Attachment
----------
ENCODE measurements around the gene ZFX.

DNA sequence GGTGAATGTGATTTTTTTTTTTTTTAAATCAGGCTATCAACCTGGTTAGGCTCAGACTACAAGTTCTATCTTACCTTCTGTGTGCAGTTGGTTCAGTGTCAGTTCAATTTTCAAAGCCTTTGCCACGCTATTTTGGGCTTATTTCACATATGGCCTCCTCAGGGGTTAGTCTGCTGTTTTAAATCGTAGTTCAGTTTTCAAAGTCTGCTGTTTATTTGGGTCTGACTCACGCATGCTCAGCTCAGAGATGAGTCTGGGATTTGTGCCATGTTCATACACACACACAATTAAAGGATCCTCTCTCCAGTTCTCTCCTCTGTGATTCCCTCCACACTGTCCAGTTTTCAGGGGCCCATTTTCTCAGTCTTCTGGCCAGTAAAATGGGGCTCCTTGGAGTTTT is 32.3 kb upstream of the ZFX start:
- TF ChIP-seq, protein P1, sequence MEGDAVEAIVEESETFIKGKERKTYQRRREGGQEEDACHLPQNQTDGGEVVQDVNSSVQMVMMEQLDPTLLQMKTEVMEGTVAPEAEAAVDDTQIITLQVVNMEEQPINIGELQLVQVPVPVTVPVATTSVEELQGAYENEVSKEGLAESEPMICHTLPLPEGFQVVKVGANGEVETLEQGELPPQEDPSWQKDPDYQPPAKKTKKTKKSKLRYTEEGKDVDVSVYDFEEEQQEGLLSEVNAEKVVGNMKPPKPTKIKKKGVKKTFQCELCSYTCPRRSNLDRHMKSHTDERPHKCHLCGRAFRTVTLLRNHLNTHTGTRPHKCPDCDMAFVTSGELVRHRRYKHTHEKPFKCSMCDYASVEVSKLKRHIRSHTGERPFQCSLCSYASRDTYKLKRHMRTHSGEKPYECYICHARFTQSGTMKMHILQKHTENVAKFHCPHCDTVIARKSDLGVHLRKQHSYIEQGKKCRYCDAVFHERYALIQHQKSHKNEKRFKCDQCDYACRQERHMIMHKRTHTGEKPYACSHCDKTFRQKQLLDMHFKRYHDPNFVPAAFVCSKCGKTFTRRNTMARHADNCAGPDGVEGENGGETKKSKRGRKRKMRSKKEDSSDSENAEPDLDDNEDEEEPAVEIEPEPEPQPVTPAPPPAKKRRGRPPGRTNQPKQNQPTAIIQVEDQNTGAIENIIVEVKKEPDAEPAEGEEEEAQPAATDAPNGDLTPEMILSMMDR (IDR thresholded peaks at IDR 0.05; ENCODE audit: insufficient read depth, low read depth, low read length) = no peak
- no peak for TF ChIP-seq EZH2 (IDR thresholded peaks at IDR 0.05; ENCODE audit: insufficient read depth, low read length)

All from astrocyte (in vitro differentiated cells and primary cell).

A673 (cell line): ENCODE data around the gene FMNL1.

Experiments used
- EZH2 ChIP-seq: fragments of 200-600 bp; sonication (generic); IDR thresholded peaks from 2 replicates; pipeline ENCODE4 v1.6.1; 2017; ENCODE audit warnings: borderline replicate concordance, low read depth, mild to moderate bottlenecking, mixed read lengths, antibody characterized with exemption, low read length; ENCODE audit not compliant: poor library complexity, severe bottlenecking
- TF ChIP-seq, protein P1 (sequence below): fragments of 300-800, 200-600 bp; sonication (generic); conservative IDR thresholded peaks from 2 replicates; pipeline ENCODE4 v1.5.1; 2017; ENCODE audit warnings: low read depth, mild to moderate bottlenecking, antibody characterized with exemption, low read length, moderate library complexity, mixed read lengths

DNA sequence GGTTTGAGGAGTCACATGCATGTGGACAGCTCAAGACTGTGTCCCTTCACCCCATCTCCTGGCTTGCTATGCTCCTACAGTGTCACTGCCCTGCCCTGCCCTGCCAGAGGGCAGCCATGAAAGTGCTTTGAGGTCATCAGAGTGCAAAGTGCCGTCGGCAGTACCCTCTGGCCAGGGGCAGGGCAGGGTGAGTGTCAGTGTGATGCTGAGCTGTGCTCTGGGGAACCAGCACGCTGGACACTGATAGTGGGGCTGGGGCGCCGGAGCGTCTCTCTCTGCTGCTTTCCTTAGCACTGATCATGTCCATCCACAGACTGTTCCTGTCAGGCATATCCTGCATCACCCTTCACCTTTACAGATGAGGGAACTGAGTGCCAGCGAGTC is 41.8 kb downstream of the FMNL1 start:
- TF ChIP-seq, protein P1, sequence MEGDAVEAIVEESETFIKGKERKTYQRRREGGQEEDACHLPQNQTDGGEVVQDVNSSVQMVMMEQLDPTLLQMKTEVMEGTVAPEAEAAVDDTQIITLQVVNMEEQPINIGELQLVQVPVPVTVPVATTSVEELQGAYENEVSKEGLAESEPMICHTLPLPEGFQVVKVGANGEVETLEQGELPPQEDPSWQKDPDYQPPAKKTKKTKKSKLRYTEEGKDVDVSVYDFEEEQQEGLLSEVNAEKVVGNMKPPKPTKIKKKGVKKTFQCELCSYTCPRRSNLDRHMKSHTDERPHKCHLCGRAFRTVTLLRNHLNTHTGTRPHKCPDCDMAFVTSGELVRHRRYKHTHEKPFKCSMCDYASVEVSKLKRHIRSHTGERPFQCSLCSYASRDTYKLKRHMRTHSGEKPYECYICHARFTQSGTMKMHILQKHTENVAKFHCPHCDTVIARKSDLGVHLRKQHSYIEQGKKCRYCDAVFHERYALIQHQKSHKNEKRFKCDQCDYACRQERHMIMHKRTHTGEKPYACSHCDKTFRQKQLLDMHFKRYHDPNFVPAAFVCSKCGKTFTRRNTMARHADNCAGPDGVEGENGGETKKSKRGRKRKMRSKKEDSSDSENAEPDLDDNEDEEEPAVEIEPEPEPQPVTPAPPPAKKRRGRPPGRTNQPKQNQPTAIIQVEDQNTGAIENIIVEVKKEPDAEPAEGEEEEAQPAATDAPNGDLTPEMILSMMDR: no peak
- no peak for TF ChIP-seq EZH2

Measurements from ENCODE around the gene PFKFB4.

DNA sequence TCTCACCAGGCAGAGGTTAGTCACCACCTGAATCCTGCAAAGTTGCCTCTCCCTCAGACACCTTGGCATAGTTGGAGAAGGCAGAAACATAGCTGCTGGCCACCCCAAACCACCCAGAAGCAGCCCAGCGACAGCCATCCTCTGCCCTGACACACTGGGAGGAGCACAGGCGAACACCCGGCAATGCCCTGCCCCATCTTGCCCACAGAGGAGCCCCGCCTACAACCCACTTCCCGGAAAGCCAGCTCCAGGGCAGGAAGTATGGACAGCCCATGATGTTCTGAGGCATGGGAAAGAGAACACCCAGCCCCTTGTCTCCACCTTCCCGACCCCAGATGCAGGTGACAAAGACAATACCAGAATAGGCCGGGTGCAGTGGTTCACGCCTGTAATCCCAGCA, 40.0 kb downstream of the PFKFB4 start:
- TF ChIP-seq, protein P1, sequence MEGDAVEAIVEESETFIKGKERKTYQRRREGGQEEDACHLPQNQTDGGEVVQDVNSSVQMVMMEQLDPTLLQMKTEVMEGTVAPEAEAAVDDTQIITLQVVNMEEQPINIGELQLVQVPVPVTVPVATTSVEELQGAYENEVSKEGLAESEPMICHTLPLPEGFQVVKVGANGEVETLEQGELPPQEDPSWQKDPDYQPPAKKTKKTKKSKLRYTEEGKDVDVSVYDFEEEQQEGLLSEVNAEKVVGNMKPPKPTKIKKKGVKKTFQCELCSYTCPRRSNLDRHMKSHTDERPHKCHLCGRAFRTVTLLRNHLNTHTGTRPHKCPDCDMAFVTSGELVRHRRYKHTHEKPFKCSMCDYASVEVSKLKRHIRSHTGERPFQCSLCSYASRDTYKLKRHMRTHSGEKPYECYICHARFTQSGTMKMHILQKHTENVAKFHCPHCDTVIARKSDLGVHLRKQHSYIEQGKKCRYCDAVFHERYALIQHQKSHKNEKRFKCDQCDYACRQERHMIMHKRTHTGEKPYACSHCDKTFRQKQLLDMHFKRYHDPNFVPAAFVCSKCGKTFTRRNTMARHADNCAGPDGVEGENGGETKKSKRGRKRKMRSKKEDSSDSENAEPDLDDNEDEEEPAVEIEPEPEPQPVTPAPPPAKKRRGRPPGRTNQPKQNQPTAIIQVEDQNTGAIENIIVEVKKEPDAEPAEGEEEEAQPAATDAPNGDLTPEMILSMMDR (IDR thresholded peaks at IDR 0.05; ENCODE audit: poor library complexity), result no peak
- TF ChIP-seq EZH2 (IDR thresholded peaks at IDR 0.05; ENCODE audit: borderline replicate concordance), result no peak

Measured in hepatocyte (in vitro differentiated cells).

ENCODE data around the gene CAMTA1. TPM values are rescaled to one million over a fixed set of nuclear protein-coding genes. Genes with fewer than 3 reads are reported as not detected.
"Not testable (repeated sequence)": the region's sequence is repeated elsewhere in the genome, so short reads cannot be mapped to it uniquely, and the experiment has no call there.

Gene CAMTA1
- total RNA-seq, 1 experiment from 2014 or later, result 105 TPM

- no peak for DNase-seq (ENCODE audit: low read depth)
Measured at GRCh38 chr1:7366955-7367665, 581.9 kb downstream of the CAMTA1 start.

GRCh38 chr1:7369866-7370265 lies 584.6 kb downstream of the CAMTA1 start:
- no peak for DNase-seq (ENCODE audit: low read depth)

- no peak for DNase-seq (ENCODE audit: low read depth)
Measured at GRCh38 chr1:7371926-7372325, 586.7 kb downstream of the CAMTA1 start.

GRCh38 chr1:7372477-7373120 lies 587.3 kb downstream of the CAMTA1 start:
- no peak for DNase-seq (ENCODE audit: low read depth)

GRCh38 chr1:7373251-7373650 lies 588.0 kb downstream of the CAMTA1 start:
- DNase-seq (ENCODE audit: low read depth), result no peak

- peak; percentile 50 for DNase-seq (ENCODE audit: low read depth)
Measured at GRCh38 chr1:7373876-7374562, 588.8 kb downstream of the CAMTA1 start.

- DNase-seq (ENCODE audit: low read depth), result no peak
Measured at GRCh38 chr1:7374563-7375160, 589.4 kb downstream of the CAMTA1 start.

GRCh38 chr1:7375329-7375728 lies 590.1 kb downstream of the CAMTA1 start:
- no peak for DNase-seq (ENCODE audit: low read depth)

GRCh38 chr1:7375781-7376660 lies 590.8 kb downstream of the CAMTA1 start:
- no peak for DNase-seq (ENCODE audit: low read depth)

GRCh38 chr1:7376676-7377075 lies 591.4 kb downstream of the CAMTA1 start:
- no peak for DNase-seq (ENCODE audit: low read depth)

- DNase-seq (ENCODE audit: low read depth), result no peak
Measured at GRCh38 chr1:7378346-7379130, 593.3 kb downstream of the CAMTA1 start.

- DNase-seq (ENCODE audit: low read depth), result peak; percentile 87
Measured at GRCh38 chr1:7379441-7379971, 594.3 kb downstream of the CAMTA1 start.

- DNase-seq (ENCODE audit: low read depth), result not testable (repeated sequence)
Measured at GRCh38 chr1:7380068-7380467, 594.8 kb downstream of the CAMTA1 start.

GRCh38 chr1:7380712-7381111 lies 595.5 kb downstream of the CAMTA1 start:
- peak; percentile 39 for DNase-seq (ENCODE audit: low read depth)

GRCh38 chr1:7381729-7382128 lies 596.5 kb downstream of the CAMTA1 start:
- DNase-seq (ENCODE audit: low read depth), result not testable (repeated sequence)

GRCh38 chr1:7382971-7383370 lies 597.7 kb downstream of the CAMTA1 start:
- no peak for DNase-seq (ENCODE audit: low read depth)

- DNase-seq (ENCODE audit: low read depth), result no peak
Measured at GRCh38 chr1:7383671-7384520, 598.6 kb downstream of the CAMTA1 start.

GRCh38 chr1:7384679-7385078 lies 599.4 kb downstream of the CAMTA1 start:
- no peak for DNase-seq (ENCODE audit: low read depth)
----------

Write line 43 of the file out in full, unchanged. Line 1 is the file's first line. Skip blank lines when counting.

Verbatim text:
Measured at GRCh38 chr1:7378346-7379130, 593.3 kb downstream of the CAMTA1 start.